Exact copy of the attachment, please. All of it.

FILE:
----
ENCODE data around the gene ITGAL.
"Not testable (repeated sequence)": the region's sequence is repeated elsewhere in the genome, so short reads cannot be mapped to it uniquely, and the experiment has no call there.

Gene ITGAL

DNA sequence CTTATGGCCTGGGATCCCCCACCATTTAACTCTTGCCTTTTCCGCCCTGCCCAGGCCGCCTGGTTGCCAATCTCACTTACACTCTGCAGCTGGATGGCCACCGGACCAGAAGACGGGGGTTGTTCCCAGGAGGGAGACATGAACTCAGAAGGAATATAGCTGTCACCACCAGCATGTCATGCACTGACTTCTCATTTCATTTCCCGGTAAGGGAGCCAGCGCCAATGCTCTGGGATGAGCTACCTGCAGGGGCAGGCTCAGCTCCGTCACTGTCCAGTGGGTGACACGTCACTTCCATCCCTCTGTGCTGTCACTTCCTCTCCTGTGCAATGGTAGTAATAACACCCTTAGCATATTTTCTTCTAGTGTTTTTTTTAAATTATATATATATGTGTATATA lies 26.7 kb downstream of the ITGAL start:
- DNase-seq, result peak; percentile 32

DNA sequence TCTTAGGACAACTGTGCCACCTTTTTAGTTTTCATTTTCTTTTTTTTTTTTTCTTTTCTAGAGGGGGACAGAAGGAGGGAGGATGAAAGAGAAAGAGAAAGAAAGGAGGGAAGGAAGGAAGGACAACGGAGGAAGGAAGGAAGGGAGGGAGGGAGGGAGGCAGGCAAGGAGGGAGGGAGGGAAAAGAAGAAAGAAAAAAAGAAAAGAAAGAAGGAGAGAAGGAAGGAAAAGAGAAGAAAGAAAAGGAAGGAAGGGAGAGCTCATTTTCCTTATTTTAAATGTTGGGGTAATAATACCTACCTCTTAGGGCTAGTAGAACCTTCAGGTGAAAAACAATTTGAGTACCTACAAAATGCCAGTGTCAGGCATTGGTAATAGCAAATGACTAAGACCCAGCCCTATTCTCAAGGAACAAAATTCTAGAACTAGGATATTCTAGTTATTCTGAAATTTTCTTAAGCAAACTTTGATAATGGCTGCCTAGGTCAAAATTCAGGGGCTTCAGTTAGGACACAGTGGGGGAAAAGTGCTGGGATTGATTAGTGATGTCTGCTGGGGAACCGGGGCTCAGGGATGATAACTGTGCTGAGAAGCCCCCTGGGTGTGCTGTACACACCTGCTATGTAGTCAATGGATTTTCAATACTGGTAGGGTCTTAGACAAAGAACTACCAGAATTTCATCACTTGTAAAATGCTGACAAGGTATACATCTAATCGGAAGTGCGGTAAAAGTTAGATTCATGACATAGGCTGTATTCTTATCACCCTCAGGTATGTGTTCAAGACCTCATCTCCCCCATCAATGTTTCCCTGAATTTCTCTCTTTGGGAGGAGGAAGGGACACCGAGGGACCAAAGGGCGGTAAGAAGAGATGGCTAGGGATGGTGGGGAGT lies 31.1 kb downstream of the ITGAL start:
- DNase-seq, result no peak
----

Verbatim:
ENCODE data around the gene ITGAL.
"Not testable (repeated sequence)": the region's sequence is repeated elsewhere in the genome, so short reads cannot be mapped to it uniquely, and the experiment has no call there.

Gene ITGAL

DNA sequence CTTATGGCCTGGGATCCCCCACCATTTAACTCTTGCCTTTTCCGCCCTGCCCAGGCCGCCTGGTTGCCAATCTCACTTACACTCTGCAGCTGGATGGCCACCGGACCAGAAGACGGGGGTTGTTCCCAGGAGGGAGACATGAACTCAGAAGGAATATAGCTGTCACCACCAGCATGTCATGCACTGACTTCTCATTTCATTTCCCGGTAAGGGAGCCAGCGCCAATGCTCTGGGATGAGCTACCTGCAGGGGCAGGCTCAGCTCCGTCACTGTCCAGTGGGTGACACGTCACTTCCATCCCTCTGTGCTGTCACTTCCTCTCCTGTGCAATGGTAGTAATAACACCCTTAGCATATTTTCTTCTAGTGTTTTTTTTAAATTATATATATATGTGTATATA lies 26.7 kb downstream of the ITGAL start:
- DNase-seq, result peak; percentile 32

DNA sequence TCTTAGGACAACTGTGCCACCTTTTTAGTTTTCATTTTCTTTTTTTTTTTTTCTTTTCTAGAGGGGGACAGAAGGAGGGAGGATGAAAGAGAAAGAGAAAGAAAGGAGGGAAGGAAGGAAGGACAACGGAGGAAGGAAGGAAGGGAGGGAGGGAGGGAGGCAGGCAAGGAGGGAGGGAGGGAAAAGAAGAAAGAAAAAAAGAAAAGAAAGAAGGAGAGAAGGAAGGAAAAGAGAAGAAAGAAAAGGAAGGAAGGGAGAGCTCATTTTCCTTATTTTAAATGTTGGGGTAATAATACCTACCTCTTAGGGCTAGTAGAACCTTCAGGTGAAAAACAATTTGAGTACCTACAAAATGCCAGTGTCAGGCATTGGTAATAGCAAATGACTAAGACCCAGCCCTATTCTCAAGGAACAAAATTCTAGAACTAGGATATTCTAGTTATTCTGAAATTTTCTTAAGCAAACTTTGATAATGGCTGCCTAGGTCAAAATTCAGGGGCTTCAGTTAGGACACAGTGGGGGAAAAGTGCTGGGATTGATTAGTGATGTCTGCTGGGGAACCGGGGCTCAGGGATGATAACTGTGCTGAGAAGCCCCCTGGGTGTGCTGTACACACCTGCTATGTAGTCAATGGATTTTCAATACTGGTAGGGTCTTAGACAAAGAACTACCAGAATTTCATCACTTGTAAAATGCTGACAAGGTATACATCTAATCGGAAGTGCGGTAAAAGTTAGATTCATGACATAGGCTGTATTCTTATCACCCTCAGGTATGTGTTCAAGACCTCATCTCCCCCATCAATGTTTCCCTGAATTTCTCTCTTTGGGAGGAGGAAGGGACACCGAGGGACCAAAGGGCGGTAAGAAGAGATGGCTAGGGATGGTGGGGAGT lies 31.1 kb downstream of the ITGAL start:
- DNase-seq, result no peak